Why Dads Matter
Through the personal stories shared in this book, we’ve seen examples of fathers who were purposeful about building up their kids and stoking the early flames of their faith. In the process, those fathers rejected passivity and prepared their children for the trials of life that await us all. However, some of these stories also revealed the pain that far too many carry into adulthood because their dads weren’t present, weren’t engaged, weren’t providing the guidance they needed at the time they needed it most.
We believe these stories paint a beautiful and eclectic mosaic of the eternal significance of fatherhood, but sometimes numbers and analysis can illuminate even deeper truths. With an assist from the National Fatherhood Initiative (NFI), we have collected some sobering trends and statistics about the ways fatherlessness affects our families. Our prayer is that the stories in “Father’s Day Miracle,” combined with the research below, will remind us all that our kids need us to be the leaders in our households that God created us to be by embracing our purpose and being intentional with the fleeting time we have as parents.
All information taken from NFI’s “Father Facts 7” publication. To learn more about the National Fatherhood Initiative, visit fatherhood.org.
In America, 23.6% of children (17.4 million) lived in father-absent homes in 2014. (US Census Bureau)
In Ohio, 26.4% of homes with children under 18 are single-mother homes. In Cleveland, that number is 58.1%.
Individuals from father absent homes were found to be 279% more likely to carry guns and deal drugs than peers living with their fathers. (Crime & Delinquency)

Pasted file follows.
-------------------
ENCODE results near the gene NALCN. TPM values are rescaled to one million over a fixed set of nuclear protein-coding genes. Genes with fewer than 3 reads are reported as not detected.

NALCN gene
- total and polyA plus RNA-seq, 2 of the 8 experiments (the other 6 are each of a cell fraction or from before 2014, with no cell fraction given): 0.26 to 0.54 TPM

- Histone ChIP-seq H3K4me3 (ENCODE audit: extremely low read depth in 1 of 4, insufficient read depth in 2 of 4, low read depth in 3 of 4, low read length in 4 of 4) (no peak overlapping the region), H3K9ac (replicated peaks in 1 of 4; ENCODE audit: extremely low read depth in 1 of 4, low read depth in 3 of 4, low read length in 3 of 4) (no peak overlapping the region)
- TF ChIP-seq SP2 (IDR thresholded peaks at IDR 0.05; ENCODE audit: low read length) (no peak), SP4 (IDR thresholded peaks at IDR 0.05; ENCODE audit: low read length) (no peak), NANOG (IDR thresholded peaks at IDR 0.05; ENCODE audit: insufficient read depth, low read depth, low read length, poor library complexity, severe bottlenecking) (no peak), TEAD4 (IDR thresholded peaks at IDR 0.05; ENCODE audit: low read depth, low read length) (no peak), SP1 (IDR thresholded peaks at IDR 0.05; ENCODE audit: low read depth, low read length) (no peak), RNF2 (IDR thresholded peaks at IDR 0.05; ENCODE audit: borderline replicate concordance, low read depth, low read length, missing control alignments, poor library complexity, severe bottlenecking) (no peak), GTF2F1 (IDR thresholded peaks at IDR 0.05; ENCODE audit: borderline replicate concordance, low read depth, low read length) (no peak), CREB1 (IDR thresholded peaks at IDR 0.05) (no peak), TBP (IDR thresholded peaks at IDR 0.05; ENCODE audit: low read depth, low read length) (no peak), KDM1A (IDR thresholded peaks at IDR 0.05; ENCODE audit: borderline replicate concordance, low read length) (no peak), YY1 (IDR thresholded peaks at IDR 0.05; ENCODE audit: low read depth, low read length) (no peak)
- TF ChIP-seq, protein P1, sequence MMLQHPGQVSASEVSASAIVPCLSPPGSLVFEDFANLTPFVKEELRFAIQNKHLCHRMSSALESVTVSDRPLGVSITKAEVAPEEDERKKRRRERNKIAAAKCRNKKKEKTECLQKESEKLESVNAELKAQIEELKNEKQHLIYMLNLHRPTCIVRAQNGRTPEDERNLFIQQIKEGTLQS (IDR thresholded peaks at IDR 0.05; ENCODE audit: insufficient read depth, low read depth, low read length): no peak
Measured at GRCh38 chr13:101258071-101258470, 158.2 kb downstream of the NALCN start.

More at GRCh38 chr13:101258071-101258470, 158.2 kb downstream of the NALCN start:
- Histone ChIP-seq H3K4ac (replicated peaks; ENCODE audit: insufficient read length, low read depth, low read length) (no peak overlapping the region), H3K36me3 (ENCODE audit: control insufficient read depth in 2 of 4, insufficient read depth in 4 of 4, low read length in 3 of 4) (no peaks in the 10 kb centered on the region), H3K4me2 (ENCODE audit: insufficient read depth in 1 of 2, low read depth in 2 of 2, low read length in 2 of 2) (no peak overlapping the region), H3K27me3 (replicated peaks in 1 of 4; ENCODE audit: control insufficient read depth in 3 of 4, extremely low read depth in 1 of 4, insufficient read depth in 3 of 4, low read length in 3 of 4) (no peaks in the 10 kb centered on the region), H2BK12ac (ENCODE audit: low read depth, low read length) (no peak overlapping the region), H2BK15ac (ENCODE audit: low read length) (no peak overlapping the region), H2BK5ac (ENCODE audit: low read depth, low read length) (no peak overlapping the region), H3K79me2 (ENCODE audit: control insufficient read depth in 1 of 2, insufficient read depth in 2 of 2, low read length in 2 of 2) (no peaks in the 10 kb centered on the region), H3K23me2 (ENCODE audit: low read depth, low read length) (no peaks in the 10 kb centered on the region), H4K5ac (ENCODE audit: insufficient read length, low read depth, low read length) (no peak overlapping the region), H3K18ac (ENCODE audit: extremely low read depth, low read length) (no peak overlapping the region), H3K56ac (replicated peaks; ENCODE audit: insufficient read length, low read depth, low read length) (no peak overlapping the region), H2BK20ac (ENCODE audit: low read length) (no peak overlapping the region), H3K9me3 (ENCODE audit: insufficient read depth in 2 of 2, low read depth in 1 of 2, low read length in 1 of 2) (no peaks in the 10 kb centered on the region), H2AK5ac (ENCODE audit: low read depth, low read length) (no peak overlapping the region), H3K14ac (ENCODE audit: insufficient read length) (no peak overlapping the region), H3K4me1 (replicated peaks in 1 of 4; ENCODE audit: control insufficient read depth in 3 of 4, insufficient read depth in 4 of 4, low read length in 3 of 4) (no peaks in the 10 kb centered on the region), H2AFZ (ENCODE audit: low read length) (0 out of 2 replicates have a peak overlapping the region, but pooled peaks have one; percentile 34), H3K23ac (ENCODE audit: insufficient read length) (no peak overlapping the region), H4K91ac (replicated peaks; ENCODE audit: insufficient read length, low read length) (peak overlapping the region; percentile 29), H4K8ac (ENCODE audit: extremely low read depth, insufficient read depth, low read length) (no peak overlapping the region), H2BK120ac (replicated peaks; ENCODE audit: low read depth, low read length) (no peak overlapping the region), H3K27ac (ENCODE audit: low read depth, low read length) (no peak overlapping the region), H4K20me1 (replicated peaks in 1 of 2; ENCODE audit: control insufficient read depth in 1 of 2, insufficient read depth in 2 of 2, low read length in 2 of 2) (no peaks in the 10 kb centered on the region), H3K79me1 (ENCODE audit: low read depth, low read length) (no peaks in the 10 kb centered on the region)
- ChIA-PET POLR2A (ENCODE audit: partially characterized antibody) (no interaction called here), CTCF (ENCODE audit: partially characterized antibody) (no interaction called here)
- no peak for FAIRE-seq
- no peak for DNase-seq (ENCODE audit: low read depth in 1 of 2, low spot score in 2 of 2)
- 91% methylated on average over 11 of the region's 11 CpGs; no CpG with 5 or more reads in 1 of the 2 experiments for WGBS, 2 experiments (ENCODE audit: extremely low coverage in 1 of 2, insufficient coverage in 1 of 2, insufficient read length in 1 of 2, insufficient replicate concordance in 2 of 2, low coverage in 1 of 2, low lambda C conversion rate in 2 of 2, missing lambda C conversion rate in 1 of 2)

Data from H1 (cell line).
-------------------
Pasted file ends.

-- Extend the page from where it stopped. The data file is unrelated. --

Father absence makes underage boys more likely to drink alcohol; father absence makes girls more likely to have early intercourse. (Various Studies)
A study of 263 13- to 18-year-old adolescent women seeking psychological services found that the adolescents from father-absent homes were 3.5 times more likely to experience pregnancy than were adolescents from father-present homes. Moreover, the rate of pregnancy among adolescents from father-absent homes was 17.4% compared to a four (4) percent rate in the general adolescent population. (Journal of Urban Health)
Ninety (90) percent of resident fathers shared a meal and spoke with their children about their children’s day almost daily, 63% helped their children with homework, and 54% took their children to or from activities throughout a given week. In comparison, 31% of non-resident fathers spoke with their children about their children’s day several times a week, 16% have shared a meal with their children several times a week, 10% helped with homework, and 11% took a child to or from activities. (Pew Research Center)
19% of youth in stepfamilies and 16% with single parents were exposed to some form of maltreatment in 2013. Only 7% of those living with both biological parents were exposed. (Social Science and Medicine)
In a national survey of 1,533 American mothers aged 18 and older, ninety-three (93) percent agreed that there is a father absence crisis in the United States today, with 67% “strongly agreeing.” (NFI)
In a separate survey of 701 American fathers aged 18 and older, ninety-one (91) percent of fathers agreed there is a father-absence crisis in the country (NFI)
7 out of 10 people surveyed believe physical absence of fathers is the most significant family or social problem currently facing America. (NFI)
By age five, nearly two-fifths of children with nonresident parents had no regular contact with their fathers for the past two years. (The Future of Children)